Is an ICL Right for You?

An ICL, or intraocular collamer lens, is a lens that’s put inside the eye without removing the natural lens of the eye. The lens contains an ultraviolet (UV) filter and sits between the iris and the lens. The patients who are most likely to have or require an intraocular collamer lens are patients who are not candidates for laser eye surgery, usually due to:
• Extreme myopia, hyperopia or astigmatism
• Thin or unhealthy corneas

What to Expect During the Procedure

ICL is a very effective surgery with slightly higher risks than laser eye surgery. The procedure usually takes about 5-10 minutes per eye, and usually both eyes are done consecutively at the same sitting. Prior to surgery, the surgeon will put anaesthetic drops in your eyes to numb them. During ICL surgery, your eye surgeon will make a small incision in the cornea using a microkeratome and then implant the lenses.

Unlike other types of laser eye surgery, implantable lenses don’t change the shape of the cornea. An ACL simply enhances the focusing abilities of the eye’s natural lens. Patients can’t feel an intraocular collamer lens and it can be removed if needed.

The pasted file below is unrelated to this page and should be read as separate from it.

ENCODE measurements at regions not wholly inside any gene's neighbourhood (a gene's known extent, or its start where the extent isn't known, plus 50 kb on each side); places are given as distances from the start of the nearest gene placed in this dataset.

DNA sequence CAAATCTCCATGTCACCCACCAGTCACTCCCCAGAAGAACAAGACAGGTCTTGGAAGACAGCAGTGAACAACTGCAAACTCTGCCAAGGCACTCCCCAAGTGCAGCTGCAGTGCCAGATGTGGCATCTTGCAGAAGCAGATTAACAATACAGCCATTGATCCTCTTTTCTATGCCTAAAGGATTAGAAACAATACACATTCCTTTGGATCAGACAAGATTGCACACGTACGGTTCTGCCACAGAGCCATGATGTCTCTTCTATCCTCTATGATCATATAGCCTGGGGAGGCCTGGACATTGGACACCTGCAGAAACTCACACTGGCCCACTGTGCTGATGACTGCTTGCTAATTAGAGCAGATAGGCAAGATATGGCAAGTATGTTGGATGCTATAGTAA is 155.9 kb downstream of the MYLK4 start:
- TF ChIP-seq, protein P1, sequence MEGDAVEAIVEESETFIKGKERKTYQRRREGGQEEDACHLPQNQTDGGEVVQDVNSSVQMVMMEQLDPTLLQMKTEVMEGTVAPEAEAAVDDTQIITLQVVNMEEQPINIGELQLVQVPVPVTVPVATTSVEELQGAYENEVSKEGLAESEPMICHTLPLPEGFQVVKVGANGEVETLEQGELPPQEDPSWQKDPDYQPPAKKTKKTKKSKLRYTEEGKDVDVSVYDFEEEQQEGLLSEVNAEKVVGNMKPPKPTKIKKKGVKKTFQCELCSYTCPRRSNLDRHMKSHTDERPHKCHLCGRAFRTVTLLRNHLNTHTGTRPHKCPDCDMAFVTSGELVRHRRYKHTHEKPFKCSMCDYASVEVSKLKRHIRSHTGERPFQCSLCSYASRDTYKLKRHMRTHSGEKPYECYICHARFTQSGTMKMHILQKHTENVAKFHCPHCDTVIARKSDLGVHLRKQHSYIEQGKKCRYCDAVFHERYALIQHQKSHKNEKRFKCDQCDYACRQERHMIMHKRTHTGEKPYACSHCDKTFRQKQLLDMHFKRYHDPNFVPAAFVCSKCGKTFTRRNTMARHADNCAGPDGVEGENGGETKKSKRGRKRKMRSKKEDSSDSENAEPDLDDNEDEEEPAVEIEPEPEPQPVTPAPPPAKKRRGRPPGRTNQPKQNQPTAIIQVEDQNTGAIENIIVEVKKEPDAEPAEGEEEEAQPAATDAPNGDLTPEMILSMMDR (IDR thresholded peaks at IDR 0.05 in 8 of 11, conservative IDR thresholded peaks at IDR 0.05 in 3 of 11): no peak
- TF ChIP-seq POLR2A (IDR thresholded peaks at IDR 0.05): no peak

Most patients notice improved vision within 24 hours, and experience little to no discomfort during recovery. Patients are often required to take drops for about 3 to 4 weeks after surgery and restrict activities for the first week.

How Can Patients Take Control of Their Health?

  • Schedule regular eye exams with your optometrist.
  • If you’ve undergone ICL surgery, attend all follow-up appointments with your eye health provider.
  • Arrange for someone to take you home after the ICL procedure.
  • Follow your optometrist’s directions on swimming and hot tubs, exercising and wearing makeup afterwards.
  • If you smoke, quit. It increases your risk of developing certain eye conditions.

 

Talk to your optometrist if you want more information about intraocular collamer lenses.